Running an FFL is not so easy as a multi-minute per transfer operation. The myriad possible headaches before, during and up to years after the transfer are unbelievable to folk who haven't dealt with them.

    All - and by that I mean 100% of major issues I've had in the past are from "simple" unsolicited transfers. Well, subtract a quarter of 1% for the transfers to Native Americans with their allowed freaky addresses.

    Some of the reasons dealers are likely to pass or charge high amounts:

    Getting caught in the middle of the customer and supplier in the case of a lack of performance on the part of the supplier.

    Getting caught in the middle of the customer and supplier in the case of a lack of performance on the part of the product.

    Failure to follow through on the transfer on the part of the customer - for instance the customer does not qualify for transfer at the time of pick-up.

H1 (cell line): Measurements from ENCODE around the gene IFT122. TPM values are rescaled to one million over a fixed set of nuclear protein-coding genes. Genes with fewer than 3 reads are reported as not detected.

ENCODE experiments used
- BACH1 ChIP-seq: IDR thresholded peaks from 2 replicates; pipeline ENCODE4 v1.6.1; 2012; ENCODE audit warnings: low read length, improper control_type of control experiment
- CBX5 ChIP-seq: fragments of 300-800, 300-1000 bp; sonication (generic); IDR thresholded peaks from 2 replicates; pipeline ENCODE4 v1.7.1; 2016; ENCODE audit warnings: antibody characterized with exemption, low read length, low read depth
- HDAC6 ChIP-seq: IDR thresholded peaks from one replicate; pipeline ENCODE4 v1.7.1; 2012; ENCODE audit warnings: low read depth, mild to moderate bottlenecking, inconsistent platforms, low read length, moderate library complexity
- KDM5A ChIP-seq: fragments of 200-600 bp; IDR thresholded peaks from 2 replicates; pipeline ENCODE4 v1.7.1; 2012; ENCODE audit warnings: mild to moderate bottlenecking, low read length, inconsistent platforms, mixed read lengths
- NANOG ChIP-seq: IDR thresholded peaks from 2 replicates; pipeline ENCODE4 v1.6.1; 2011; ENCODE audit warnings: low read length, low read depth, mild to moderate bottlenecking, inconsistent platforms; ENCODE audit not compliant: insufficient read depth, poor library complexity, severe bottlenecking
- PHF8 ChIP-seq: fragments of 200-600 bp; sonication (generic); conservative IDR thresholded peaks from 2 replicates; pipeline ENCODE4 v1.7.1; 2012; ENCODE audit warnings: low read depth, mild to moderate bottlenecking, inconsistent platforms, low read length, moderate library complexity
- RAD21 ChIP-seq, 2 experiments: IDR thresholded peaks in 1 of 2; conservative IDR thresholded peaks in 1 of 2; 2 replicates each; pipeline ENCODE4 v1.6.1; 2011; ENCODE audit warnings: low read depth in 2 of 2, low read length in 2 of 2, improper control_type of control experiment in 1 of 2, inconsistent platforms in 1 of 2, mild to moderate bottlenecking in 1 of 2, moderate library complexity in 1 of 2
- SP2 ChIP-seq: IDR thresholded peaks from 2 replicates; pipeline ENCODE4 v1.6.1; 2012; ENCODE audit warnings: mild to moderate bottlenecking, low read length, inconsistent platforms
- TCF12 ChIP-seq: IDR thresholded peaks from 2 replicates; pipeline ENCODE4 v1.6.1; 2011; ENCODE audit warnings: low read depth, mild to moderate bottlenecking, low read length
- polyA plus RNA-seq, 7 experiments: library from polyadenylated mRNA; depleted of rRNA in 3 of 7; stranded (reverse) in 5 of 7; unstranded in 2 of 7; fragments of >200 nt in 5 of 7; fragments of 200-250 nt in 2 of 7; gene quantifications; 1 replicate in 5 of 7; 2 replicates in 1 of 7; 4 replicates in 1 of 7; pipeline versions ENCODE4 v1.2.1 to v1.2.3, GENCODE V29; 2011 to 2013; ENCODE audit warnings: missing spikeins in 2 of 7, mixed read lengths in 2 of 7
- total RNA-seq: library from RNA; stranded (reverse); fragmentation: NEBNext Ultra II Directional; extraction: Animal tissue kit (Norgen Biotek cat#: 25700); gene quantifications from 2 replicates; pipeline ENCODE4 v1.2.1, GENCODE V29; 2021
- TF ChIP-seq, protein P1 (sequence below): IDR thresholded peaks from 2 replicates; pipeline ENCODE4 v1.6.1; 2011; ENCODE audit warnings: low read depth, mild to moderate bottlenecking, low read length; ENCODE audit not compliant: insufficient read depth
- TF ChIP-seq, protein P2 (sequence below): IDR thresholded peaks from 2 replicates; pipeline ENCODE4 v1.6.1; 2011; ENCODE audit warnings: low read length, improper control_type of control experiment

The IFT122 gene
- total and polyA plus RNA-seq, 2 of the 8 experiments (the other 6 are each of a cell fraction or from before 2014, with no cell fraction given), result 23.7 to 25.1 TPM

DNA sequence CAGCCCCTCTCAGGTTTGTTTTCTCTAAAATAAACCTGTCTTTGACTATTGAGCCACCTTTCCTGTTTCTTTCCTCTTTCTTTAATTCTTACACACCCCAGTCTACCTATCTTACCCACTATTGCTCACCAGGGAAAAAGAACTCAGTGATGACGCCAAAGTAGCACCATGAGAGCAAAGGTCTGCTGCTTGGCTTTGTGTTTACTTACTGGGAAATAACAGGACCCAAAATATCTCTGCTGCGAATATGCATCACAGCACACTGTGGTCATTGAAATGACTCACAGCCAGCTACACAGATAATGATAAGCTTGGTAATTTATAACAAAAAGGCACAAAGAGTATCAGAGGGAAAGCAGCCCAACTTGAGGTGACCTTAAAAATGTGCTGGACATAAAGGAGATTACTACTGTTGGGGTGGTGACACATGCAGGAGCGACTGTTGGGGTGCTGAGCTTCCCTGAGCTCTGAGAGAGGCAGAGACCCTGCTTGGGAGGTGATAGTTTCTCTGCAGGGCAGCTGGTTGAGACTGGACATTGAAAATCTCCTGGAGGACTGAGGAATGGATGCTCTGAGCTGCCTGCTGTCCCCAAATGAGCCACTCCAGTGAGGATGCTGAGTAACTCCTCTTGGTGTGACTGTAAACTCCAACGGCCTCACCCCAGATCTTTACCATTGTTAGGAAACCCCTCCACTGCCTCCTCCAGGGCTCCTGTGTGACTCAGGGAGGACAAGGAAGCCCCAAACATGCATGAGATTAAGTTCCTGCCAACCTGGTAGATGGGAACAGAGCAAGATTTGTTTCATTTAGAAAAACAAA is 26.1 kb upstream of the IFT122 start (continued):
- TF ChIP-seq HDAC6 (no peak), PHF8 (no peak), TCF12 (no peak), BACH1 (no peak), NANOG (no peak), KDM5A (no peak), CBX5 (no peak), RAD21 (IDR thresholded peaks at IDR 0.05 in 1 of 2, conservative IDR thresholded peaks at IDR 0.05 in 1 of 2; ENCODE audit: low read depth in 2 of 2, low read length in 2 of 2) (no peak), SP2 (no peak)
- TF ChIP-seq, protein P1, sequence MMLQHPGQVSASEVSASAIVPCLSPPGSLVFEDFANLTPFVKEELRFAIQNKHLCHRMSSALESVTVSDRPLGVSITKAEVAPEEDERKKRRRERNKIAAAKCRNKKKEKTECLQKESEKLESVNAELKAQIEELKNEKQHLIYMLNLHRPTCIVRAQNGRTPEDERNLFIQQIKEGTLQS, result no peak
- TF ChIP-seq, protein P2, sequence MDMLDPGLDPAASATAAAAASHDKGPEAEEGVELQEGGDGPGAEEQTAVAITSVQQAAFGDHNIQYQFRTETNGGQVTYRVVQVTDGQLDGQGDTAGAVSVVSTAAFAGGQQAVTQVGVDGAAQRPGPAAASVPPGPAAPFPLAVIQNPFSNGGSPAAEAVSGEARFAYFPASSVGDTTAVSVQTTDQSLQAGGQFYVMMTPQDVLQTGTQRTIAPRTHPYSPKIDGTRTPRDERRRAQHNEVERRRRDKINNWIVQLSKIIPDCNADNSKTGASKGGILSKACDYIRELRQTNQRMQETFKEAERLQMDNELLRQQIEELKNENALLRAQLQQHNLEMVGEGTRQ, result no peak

A change in circumstances between the ordering and time of pick-up.

    I had one fella that I KNEW not to transfer for - but finally got worn down by his sob stories - take 364 days to follow through on his part then have the audacity to threaten me with the BBB for not dropping everything the very day he finally decided to follow through. He got it the next day - but not fast enough for him. I let no one in the shop do transfers on firearms other than ours and I was at the range the day the guy finally showed.

    I've had the compliance checks take 14 business days due to foggy training on the part of agents and changing circumstances and varying forms over the periods checked.

    Anyhow - I can ramble on but note this - it is not just a few minutes outa the shops time to service transfers for a mere "reasonable" transfer fee.